More than half of the Alpine glaciers could be gone by 2050, a new study has revealed.
New research has shown that by 2050 the volume of ice in the European Alps could have fallen by 65 percent, based on the last ten years of global warming.
But even if warming rates continue as they did in the last 20 years, almost half the volume of ice will be lost (46 percent).
And if the rate of warming stays exactly the same as it is now, more than a third will vanish.
This study suggests that action is urgently needed to stop the rapid increase in global warming, but that it is already too late to completely save the glaciers.
The team, led by the University of Lausanne, Switzerland, predicted that, even if global warming were to stop immediately, by 2050 the volume of ice would have fallen by 34 percent.
Unlike traditional models, which project estimates for the end of the century, this new study, published in Geophysical Research Letters, considers the shorter term.
The researchers hope that this will encourage action, making it easier for people to understand the changes they will see in their lifetime.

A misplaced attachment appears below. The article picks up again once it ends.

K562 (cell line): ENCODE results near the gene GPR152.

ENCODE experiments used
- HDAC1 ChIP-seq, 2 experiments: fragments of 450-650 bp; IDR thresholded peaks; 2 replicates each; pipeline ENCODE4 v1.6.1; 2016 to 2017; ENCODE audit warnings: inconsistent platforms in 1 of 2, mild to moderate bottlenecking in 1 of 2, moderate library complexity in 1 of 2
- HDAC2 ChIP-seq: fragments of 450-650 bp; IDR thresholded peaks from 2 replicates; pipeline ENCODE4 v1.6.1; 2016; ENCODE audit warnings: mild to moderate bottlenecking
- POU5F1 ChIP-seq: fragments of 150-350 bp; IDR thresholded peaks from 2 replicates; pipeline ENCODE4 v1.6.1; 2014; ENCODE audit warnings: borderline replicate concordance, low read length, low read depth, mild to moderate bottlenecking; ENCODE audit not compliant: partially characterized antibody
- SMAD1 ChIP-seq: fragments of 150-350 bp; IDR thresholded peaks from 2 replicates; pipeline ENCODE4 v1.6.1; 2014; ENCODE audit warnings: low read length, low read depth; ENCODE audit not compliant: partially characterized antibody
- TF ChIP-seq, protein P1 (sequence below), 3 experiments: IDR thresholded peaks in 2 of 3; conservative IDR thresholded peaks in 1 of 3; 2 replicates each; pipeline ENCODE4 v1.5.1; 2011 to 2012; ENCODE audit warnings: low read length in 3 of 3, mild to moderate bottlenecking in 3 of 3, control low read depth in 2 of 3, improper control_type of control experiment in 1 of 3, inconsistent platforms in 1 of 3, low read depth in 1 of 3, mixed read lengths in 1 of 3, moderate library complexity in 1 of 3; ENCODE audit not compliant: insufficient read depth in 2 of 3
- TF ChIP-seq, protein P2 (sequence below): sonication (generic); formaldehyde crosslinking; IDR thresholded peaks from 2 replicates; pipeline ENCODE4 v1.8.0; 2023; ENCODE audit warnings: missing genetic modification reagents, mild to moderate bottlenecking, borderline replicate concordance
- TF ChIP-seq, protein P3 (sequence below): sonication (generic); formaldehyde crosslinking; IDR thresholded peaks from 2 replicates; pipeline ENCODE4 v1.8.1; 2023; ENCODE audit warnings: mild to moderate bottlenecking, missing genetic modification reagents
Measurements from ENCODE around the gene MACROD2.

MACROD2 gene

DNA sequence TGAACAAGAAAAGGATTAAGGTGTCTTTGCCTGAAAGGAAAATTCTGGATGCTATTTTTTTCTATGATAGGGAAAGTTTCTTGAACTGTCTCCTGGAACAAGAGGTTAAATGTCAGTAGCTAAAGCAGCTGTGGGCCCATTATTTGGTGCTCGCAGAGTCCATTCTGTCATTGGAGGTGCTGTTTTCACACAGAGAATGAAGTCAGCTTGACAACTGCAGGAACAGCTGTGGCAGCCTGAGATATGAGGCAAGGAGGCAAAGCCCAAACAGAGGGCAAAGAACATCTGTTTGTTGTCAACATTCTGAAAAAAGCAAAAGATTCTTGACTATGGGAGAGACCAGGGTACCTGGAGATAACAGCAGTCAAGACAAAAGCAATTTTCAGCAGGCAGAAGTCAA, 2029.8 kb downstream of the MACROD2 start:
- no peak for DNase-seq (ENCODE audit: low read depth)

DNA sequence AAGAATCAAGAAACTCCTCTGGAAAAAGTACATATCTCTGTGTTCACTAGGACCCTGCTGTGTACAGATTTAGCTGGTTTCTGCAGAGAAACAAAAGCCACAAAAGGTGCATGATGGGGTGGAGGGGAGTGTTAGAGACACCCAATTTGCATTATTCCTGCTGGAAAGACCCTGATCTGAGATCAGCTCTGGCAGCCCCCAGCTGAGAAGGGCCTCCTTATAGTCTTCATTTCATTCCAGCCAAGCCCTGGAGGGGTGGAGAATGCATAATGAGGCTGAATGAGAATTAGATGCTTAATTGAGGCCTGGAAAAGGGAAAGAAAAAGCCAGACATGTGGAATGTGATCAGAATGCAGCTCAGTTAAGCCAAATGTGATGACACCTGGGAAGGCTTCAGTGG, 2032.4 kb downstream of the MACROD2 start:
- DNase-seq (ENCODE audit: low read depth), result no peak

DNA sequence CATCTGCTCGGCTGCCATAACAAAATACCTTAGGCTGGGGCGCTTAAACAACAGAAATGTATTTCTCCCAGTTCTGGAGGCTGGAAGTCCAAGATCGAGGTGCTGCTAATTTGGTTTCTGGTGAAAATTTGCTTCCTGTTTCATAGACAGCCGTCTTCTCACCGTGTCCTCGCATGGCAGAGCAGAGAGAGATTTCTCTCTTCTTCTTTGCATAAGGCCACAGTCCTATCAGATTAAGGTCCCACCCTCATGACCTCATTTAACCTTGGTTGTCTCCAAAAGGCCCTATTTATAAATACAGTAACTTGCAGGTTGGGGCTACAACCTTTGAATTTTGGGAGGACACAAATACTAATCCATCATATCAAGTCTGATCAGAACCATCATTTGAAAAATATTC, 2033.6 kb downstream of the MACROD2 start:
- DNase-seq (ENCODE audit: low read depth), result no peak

Considering the data used only goes up to 2022, they predict that the real estimate could be worse than any of their predictions.
Dr. Samuel Cook said: “How old will our children be in 2050? Will there still be snow in 2038, when Switzerland may host the Olympic Games?
“These estimates are all the more important as the disappearance of kilometers of ice will have marked consequences for the population, infrastructure and water reserves.
“The data used to build the scenarios stop in 2022, a year that was followed by an exceptionally hot summer.
“It is therefore likely that the situation will be even worse than the one we present.”
To get these predictions the researchers used a new computer model which has artificial intelligence algorithms to study climate data.
Professor Guillaume Jouvet added: “Machine learning is revolutionizing the integration of complex data into our models.
“This essential step, previously notoriously complicated and computationally expensive, is now becoming more accurate and efficient.
Produced in association with SWNS Talker
“What’s the latest with Florida Man?”
Get news, handpicked just for you, in your box.